Certain films are like time capsules, or so they seem to us in hindsight. Libido (1973) being a case in point. As a four-part film with episodic variations on a theme, it has its antecedents in European portmanteau films such as Les Sept péchés capitaux (The Seven Capital Sins, 1962), RoGoPaG (1963) and Amore e rabbia (Love and Anger, 1967). For those of us discovering – or rediscovering, as the case may be – the film some thirty plus years since its initial release, we cannot but be surprised with the names associated with the production. They read like a roll call for the so-called New Australian Cinema, which at a time signified more a dream than a reality. It is little exaggeration to call Libido a kind of creative crucible from which many significant facets of new industry emerged.
A few examples: the episode titled “The Priest” was director Fred A. Schepisi’s first real foray into filmmaking, his background having been in television commercials. Written by Thomas Keneally, this story of the conflicted sexual passions of a priest led to his much-acclaimed début feature on more torments of the flesh, The Devil’s Playground (1976), and then further collaboration with Keneally on The Chant of Jimmie Blacksmith (1977), a film whose searing violence and depiction of racist colonial Australia stands comparison with The Proposition (2006). Though an established novelist even at the time, Keneally will find ‘movie fame’ as the writer of the book that will become Steven Spielberg’s Schindler’s List (1993).
The episode “The Family Man” was written by David Williamson and features a young Jack Thompson in a lead role. It is a study of misogyny, an early dissection of the sexual psyche of the Australian male in the face of the rising wave of feminism. Williamson’s reputation as a pre-eminent dramatist was yet to be established and “The Family Man” provides an early glimpse of a theme that he will continue to explore in both plays and screenplays. Subsequently, Williamson’s original screenplay for Petersen (Tim Burstall, 1974) will be instrumental in shaping Thompson’s screen persona. And further staring roles in films such as Sunday Too Far Away (Ken Hannam, 1975) and ‘Breaker’ Morant (Bruce Beresford, 1980), to name but two, will make of him a cultural icon of the New Australian Cinema.
Petersen’s director, Tim Burstall, was also a contributor to Libido and his episode, “The Child”, looks now atypical of the films that define him. For a time, Burstall staked his claim to a contemporary populist cinema of social critique, ocker comedies such as Stork (1971) or Alvin Purple (1973), for example. On the other hand, “The Child” has its strongest affinities with art-house fair such as Joseph Losey’s The Go-Between (1970), with which it shares its period setting and the theme of the trauma of the young in the face of adult sexuality and duplicity. Though it lacks the grace and sophistication of a Picnic at Hanging Rock (Peter Weir, 1975), in its own way “The Child” looks towards the period costume genre that will come to dominate much local production in that decade.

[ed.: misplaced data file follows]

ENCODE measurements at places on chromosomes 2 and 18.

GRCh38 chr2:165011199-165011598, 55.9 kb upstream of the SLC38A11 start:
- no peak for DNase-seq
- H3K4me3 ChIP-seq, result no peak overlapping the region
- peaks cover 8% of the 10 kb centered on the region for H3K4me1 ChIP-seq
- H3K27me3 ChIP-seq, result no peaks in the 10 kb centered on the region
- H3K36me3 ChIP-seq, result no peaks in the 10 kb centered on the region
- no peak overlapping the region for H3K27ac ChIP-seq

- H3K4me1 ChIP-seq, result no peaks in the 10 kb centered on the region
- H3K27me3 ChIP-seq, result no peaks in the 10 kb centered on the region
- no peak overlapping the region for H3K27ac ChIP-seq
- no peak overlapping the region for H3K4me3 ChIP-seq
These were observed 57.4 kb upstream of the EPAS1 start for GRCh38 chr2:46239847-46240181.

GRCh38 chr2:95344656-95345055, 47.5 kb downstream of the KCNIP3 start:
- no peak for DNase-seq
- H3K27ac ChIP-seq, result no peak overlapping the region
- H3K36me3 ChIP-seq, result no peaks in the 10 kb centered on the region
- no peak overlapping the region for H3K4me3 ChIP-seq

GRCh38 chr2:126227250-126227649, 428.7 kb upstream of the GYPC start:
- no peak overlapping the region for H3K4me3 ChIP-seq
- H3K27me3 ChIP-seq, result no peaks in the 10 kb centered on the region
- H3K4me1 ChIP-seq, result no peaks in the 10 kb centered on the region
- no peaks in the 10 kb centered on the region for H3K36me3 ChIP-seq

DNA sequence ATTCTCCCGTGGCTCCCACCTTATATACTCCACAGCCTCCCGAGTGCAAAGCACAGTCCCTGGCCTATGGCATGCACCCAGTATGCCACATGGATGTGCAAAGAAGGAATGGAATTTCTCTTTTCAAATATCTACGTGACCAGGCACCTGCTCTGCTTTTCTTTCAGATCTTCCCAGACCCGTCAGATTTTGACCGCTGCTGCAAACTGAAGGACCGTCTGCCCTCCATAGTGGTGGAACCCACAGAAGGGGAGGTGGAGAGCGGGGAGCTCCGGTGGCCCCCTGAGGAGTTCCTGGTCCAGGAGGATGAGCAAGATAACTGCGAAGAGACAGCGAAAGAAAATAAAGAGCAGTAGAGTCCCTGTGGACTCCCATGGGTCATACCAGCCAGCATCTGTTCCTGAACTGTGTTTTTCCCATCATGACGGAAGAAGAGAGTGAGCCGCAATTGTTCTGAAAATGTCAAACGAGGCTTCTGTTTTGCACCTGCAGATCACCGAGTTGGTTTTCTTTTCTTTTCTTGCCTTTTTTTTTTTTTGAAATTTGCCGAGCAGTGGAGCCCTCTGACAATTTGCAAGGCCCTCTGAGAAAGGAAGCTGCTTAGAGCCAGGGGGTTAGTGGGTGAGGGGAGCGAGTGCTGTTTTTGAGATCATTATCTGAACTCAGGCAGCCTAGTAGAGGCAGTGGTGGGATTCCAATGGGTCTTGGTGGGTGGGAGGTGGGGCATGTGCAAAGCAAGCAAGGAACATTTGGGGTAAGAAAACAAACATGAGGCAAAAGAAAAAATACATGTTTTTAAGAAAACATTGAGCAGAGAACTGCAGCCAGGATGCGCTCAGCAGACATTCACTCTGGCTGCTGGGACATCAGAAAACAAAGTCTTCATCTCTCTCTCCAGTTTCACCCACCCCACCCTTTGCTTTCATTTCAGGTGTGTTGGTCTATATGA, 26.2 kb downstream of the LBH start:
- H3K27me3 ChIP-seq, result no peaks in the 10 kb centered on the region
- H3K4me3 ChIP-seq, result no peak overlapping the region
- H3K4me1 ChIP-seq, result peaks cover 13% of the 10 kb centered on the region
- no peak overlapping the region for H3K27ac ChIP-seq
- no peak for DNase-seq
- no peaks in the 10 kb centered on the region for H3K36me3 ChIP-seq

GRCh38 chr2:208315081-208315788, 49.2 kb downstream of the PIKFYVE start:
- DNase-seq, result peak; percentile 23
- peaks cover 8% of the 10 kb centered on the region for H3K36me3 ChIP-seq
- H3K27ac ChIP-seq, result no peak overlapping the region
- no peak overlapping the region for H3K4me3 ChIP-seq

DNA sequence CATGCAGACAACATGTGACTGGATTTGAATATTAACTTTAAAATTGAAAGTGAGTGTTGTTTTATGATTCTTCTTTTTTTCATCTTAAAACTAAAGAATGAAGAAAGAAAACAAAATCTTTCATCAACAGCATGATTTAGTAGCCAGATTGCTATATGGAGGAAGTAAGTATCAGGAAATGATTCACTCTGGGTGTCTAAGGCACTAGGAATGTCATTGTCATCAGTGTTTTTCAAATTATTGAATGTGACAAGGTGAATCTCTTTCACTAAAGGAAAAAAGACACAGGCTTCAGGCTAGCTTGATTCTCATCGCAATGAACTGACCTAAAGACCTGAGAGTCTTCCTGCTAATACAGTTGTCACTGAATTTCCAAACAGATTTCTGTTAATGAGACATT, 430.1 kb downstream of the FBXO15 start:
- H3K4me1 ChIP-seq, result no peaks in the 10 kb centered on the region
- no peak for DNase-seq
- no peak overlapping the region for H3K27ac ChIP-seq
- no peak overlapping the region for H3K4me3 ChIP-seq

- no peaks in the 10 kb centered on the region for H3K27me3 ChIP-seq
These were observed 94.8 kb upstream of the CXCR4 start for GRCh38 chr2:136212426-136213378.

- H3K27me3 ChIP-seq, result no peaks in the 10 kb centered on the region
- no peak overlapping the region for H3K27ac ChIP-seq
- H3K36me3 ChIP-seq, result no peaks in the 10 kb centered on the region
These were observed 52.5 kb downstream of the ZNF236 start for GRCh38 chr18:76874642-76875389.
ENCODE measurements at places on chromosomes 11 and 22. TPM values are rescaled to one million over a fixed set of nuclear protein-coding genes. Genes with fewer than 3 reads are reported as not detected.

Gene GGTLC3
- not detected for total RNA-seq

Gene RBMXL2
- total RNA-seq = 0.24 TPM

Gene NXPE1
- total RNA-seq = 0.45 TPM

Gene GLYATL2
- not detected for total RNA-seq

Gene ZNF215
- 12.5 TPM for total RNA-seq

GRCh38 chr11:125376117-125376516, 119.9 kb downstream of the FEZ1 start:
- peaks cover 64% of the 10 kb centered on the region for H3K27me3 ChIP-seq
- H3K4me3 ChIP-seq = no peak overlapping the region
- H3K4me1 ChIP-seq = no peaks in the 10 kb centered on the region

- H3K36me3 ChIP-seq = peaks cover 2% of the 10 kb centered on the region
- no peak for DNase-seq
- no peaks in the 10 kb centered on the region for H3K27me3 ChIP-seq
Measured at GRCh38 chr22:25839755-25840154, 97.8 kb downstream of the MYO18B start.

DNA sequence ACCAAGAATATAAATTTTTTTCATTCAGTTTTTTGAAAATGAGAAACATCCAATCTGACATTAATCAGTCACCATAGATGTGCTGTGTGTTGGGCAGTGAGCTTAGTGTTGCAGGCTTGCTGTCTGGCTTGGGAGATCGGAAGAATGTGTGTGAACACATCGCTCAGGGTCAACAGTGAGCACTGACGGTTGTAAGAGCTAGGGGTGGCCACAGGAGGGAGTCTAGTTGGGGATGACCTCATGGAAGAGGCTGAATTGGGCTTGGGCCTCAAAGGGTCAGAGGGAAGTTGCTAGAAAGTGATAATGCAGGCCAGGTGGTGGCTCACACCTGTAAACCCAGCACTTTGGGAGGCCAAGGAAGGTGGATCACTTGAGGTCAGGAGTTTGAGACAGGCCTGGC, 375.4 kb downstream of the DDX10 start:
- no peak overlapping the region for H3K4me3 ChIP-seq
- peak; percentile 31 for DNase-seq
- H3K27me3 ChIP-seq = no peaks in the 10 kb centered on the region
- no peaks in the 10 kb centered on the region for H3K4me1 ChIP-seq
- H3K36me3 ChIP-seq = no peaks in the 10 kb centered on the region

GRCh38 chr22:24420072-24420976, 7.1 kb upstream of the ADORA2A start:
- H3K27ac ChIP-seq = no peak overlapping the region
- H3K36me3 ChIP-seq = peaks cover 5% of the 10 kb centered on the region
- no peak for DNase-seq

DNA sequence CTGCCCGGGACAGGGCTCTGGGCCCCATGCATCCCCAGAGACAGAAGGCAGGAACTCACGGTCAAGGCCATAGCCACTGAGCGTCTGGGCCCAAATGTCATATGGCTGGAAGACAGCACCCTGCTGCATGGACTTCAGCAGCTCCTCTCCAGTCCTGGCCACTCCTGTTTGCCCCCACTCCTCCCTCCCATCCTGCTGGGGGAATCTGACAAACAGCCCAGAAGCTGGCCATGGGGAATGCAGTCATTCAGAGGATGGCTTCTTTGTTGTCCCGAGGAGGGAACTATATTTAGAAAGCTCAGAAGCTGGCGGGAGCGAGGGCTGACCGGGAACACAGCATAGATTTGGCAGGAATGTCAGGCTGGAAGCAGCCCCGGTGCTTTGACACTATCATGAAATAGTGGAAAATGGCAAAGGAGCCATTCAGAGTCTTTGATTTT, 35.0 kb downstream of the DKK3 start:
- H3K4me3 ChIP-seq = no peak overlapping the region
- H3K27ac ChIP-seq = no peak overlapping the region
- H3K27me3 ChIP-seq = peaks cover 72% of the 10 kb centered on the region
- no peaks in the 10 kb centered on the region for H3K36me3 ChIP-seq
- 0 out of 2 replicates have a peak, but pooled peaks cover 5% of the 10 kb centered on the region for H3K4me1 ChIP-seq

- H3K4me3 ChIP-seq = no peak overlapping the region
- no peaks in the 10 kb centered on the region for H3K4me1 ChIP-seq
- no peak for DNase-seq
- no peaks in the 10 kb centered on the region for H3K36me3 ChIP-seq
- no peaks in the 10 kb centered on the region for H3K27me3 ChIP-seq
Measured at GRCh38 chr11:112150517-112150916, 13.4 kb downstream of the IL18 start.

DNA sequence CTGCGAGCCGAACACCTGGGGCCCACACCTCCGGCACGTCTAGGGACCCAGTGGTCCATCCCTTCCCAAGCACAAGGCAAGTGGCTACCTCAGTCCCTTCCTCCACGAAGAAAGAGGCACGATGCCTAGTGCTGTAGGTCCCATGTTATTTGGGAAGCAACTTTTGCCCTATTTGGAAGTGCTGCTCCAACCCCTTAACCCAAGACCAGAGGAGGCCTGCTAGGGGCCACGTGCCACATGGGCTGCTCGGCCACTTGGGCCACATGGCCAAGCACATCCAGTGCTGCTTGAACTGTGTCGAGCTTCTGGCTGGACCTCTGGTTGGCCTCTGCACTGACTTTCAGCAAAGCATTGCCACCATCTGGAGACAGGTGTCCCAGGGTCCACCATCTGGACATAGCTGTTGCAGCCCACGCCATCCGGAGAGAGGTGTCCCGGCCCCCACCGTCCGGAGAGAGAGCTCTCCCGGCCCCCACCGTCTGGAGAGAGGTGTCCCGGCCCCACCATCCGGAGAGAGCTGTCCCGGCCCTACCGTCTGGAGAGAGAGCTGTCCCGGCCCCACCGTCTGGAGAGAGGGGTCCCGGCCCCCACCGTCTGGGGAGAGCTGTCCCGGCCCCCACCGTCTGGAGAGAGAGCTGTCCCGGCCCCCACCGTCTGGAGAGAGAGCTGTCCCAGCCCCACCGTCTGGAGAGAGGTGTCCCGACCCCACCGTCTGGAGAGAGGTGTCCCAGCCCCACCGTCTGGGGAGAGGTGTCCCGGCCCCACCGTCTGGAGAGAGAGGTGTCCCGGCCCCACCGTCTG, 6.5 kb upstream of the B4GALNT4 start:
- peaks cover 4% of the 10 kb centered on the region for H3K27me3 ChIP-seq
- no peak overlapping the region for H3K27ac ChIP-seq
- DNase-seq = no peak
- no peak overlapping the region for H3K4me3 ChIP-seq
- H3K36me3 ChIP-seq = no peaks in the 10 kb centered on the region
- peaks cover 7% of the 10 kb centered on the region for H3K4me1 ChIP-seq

Watching Libido today is to glimpse the embryonic stages of the Australian new wave, to see its early promise and freedom. Too little of Australian film history is written by those who were direct participants, by those who helped shape and give it direction. We are grateful to co-executive producer and director of the episode, “The Husband”, John B. Murray, for providing a first-hand account of the genesis of Libido.
And so, briefly, to the international front. The appearance of the new Hou Hsiao-hsien film – though regretfully yet to find theatrical release in Australia – is always worthy of attention. We take the opportunity to not only assess the merits of Zui hao de shi guang (Three Times, 2005), but a number of his other films of recent years so as to spotlight Hou’s “optics of ephemerality”, as author Charles Warner so aptly puts it.
Catherine Simpson’s impressive survey on contemporary Turkish cinema affords us the opportunity to continue giving coverage to new or re-emerging national cinemas.
On recent films, Brokeback Mountain has received so much critical commentary it seems hardly in need of more, yet we believe that Dennis Grunes’ article is an honest and fresh take on the film. Our thanks to Jon Jost for bringing our attention to Grunes’ work.
Special thanks to Sally Shafto, too, not only for her own article to the “Cinema and the Pictorial” section, but also for drawing our attention to Dominique Païni’s article and translating the work from the original French. Thanks also to our colleague Michelle Carey for proposing the idea of covering such as a theme and facilitating matters.
On a final note, for quite some time we have been flirting with the idea of introducing a separate and on-going DVD review section. With this issue we have taken our first modest step in that direction. We hope to see it grow in range and scope in subsequent issues, and with that goal in mind we welcome contributions.
Rolando Caputo & Scott Murray
Editors, Senses of Cinema